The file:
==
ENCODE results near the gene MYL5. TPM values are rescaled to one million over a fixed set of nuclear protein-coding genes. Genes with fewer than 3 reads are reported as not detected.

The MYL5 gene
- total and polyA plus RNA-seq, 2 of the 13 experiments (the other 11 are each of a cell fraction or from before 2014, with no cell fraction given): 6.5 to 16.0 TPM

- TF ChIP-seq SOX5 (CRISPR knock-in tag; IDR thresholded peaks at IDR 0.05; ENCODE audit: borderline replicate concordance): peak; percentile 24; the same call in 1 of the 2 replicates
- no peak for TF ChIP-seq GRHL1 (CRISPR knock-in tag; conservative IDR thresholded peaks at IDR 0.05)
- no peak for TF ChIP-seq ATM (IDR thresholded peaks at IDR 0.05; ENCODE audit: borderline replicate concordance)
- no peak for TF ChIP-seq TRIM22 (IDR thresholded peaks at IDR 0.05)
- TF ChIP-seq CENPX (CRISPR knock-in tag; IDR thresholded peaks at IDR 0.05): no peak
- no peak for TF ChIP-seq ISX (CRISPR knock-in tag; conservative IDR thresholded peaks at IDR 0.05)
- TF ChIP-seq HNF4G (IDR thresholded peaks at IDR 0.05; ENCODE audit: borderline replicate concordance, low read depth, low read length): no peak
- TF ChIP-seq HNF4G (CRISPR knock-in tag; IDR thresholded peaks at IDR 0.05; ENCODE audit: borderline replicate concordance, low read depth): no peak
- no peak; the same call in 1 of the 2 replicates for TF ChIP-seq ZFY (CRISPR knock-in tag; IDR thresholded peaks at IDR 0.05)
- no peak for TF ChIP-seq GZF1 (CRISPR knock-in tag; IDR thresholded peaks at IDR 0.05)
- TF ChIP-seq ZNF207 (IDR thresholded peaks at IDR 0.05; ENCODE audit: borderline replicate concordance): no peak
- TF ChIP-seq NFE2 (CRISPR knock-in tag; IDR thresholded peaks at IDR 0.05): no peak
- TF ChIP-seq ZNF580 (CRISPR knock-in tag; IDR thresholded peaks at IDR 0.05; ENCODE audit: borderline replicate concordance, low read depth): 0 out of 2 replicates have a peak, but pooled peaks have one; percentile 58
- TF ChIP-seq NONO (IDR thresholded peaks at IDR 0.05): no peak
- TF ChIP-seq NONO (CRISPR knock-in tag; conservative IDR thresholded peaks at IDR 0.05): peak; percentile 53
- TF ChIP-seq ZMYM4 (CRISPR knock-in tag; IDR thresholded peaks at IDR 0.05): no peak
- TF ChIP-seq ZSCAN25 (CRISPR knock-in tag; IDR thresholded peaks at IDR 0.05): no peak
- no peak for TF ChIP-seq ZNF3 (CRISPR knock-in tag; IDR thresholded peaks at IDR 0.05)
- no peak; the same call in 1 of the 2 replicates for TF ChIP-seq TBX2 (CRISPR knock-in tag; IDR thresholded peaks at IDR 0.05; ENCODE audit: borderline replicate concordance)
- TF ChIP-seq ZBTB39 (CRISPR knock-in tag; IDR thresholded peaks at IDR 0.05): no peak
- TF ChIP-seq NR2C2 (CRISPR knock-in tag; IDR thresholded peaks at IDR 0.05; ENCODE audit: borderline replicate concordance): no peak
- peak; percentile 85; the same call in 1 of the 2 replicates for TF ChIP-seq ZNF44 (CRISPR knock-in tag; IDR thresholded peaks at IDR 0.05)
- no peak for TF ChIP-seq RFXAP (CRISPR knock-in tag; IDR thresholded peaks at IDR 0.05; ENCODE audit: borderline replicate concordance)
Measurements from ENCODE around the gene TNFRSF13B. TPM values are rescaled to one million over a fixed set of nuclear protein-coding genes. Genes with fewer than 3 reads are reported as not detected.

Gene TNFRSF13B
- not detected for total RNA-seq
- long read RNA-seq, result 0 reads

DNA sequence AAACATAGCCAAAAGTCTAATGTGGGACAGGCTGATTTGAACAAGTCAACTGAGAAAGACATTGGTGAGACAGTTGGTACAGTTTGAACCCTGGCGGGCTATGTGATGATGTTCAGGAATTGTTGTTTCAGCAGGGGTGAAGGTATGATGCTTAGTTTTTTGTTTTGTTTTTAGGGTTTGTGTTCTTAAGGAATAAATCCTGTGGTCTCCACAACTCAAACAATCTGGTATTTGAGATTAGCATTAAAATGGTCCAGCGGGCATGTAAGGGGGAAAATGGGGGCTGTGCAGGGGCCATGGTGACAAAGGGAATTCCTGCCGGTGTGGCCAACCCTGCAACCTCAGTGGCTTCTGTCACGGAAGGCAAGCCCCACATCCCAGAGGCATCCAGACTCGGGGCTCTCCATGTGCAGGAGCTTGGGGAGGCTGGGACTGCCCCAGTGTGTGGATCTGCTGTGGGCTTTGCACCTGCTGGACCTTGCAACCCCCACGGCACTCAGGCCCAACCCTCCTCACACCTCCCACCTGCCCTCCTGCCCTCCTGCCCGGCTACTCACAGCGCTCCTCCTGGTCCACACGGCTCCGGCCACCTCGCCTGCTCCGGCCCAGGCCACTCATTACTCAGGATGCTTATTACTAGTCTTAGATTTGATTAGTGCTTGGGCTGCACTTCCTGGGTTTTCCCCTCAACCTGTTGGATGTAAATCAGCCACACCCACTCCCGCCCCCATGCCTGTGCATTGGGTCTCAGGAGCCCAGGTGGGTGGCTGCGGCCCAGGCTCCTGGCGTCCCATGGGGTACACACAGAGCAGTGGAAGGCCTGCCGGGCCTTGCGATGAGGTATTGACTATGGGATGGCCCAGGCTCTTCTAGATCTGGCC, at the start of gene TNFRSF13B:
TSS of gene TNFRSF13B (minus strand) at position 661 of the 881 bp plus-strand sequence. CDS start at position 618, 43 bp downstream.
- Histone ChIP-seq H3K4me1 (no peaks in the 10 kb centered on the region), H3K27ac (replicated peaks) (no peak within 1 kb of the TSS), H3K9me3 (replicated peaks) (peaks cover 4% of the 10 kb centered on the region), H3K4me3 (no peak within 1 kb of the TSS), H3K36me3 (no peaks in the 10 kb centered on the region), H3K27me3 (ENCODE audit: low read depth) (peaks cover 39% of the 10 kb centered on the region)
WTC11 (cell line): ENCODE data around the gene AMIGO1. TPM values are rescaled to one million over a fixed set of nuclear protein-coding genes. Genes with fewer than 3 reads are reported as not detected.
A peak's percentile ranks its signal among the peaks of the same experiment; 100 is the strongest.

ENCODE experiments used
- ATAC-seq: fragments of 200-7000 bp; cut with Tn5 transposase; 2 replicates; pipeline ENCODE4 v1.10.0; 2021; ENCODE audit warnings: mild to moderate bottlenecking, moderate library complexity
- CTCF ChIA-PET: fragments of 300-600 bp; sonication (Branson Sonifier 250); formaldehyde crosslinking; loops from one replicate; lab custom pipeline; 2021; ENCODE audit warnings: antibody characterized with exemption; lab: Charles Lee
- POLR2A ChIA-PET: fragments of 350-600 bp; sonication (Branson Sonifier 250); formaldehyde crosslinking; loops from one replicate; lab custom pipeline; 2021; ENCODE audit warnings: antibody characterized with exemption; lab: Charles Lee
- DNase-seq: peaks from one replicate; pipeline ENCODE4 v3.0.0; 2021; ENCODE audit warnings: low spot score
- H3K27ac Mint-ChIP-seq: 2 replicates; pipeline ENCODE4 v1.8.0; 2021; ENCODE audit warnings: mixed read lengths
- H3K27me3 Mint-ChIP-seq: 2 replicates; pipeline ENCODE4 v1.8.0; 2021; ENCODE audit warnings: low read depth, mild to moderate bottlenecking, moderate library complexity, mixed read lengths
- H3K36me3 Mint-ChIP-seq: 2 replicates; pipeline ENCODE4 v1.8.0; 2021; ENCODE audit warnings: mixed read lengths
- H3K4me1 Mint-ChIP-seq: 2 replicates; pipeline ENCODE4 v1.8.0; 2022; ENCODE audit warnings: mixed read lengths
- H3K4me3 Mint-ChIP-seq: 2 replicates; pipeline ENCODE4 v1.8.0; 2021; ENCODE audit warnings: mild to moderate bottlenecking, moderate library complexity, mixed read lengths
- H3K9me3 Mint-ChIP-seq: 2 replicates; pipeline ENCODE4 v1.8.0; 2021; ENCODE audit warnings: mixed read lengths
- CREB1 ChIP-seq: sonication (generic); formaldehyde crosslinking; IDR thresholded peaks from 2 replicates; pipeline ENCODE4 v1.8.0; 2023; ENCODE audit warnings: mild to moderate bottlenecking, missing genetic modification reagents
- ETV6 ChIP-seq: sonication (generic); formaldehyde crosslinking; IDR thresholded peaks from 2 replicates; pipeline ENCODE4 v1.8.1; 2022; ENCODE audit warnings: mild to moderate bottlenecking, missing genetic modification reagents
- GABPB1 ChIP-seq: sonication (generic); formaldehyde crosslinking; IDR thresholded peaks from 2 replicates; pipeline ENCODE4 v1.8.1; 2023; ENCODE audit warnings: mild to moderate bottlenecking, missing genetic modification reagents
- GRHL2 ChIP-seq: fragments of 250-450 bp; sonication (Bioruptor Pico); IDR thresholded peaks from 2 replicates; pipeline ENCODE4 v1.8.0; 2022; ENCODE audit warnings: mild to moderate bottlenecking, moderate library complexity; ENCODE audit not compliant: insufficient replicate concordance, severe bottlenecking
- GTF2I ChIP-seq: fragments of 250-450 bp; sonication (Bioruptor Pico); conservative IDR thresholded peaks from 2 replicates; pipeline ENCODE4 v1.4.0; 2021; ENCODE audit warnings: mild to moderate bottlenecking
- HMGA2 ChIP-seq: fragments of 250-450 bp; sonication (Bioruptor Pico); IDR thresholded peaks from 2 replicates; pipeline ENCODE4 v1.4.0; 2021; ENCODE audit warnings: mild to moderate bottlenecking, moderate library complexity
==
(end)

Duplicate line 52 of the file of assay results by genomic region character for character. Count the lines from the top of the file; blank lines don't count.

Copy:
- HMGA2 ChIP-seq: fragments of 250-450 bp; sonication (Bioruptor Pico); IDR thresholded peaks from 2 replicates; pipeline ENCODE4 v1.4.0; 2021; ENCODE audit warnings: mild to moderate bottlenecking, moderate library complexity